- The Washington Times - Sunday, November 17, 2002

By Oliver North
With Joe Musser
Broadman & Holman, $24.99, 605 pages

The timing of Oliver North's novel, "Mission Compromised," couldn't be better. A more topical special-ops military adventure would be hard to imagine, but perhaps readers should expect such a timely book from someone who lived and worked deep "behind enemy lines" for so many years. During the mid-1980s, Lt.Col. North was the coordinator of U.S. counter-terrorism efforts for the Reagan administration, and he was involved with some of the most highly classified covert operations by the United States. The "Iran-Contra" hearings exposed much of what he did during that period, and now through fiction he tells the rest of the story.
If readers are overcome by a sense of deja vu while reading this book, it is no wonder. Many key events of the story are nearly identical to ones that have dominated the news in recent years. In the book American soldiers are killed and dragged through the streets of Mogadishu during a botched U.N. peacekeeping mission; a high-tech U.S. computer company allows highly-sensitive encryption technology to fall into the hands of America's enemies; and there is the likelihood that at least some of Russia's nuclear arsenal has found it's way into the hands of Saddam Hussein.
The story begins as Maj. Peter J. Newman is assigned to a top secret National Security Council position at the White House. (While Bill Clinton and Al Gore aren't explicitly identified, the reader is left with little doubt about whom the author has in his sights.) Newman soon learns that the portly, condescending national security advisor, Dr. Simon Harrod, is only one link in a chain of bosses that goes up to the U.N. Security Council's executive committee. Newman was chosen out of thousands of possible recruits for one specific reason: He lost a loved one to terrorists. Harrod gives him a chance for revenge.
Newman soon discovers that he will head a small group of elite soldiers assigned to "take out" international lawbreakers. After lecturing Newman about the administration's desire to work "multilaterally," and the president's vision of a "global village," Harrod explains that the U.N. executive order "has designated certain individuals who have refused to accede to international law and flaunt their lawlessness before the international community" to be "removed."
Newman reluctantly accepts. The opportunity to avenge his brother's murder at the hands of thugs is powerful enough to supercede his suspicion that this might not be legal. But his reservations are never fully quelled, and when the mission suddenly changes and his team is betrayed, questions of legality fly out the window.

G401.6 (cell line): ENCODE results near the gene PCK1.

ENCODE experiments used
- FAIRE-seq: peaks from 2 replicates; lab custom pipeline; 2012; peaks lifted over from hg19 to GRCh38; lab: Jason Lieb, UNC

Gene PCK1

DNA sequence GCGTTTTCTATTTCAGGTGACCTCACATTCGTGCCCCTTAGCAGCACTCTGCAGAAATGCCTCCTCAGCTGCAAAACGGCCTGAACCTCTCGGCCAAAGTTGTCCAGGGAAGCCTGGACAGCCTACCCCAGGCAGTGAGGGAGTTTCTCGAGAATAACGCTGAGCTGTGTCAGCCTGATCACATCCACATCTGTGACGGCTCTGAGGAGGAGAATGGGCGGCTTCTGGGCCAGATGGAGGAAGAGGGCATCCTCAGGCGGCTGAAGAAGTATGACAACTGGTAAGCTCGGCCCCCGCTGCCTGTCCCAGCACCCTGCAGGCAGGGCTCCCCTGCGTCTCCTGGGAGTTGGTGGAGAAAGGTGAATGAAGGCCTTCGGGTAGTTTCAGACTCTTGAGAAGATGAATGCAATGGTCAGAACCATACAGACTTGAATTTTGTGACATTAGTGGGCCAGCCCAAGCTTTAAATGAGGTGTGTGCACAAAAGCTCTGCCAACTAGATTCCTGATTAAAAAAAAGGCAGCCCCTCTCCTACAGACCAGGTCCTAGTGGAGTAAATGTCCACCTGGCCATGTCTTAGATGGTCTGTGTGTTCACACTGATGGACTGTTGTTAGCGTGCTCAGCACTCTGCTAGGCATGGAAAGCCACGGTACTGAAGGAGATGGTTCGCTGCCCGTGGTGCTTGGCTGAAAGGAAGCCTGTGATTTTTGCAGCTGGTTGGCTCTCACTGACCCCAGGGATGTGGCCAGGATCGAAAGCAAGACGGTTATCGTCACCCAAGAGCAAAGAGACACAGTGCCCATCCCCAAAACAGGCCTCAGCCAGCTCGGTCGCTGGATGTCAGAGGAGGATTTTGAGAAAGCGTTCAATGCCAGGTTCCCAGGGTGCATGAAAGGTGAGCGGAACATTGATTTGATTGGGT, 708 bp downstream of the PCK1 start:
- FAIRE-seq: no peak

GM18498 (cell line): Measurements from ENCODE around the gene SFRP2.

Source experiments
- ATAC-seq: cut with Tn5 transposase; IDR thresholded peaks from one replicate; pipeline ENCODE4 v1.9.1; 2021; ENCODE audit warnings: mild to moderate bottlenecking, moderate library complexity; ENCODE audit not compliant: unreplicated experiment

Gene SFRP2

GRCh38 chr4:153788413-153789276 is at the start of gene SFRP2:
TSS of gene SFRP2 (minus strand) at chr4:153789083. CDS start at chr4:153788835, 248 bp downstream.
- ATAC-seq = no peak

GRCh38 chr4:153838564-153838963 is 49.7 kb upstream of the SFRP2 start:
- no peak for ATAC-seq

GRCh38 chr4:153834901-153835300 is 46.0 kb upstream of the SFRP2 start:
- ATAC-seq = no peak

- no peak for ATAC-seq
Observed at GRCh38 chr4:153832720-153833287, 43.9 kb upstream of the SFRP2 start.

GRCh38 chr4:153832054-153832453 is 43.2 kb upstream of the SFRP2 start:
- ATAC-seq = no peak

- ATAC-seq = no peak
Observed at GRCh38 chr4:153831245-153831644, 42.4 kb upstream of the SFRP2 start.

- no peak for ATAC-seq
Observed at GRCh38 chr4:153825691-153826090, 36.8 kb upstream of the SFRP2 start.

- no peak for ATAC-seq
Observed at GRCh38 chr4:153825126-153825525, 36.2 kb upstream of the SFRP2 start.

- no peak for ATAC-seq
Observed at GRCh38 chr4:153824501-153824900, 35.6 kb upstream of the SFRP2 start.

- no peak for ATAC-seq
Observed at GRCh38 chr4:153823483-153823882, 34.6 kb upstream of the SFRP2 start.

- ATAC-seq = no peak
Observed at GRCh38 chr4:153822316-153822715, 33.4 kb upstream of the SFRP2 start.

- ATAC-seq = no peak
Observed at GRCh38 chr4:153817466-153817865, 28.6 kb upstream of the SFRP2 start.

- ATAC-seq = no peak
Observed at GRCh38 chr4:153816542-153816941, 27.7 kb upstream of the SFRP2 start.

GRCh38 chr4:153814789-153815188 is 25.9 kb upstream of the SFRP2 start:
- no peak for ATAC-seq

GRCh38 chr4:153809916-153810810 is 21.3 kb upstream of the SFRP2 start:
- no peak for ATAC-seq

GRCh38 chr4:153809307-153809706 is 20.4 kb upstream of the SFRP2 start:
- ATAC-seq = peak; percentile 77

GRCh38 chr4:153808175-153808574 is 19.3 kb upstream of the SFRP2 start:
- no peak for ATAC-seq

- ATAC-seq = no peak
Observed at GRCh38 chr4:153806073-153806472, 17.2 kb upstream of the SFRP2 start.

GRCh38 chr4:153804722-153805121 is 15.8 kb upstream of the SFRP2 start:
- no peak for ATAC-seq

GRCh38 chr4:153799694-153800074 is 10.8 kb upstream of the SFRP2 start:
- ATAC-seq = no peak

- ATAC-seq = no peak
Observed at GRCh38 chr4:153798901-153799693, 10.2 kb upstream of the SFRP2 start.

Newman fights to survive, but it becomes evident that someone high up in the U.N. hierarchy wants him dead.
It is a compelling story, but also one with its flaws. Although the strong, commanding plot builds momentum until the last page, guaranteeing a few hours of frantic page-flipping, the book gets bogged down in a murky variety of not-so-well-hidden agendas. It is easy to read it as a scathing indictment of the anti-military Clinton administration and the United Nations, an apologetic for the author's involvement in Iran-Contra, or as a Christian tract. Because there are so many issues in play, one has a hard time answering the question of what Mr. North is trying to say.
Then there is the matter of Mr. North's odd choice of making himself a character in his fiction. When the author first does this in the novel, the reader undergoes one of what will be several deeply weird trans-dimensional experiences. The unspoken contract that authors will stay on their side of an invisible wall is broken time and again. In one instance, Harrod takes Newman to a posh office in the Old Executive Office Building and says, "Well, Newman, this is the scene of the crime this was North's office."
In another, Newman discovers a secret safe in the fireplace containing a passport and paperwork belonging to Oliver North. It's a modern take on the deus ex machina the author reaches in and hands the character information critical to the story. When Newman meets the North character of the book, he tries to give him the paperwork, but North refuses.
"But," Newman protests, "they prove that you were authorized to do all that you did when you ran the Special Projects Office."
"So?" North says, "That's all ancient history."
As a Christian apologetic, Mr. North is on even shakier ground. Readers are introduced to Rachel, Newman's long-suffering and estranged military wife, in an airport hotel with her pilot lover. In the hotel restaurant, she meets a colleague who takes advantage of Rachel's guilt in order to proselytize. One imagines that the author sees the friend as a character readers will find sympathetic, but the opposite turns out to be true. When Rachel incessantly spouts fundamentalist doctrine, one prays for a return to the novel's action.
The book is at its strongest in its portrayal of the U.S. military, specifically the Marine Corps. Refreshingly, these characters aren't cast as psychotic warmongers or sadistic baby-killers. They are good, likable men, (and there's even a begrudging nod to the courage and valor of the women who serve as well). Mr. North knows these people, and we get a glimpse inside this world of professional warriors. They are men who risk everything for their loved ones and their country.
In the end, "Mission Compromised" is saved by pace and patriotism, and Tom Clancy or Robert Ludlum fans will find much here to enjoy, despite the potholes.

Chris Jolma is production editor on the commentary pages of The Washington Times.

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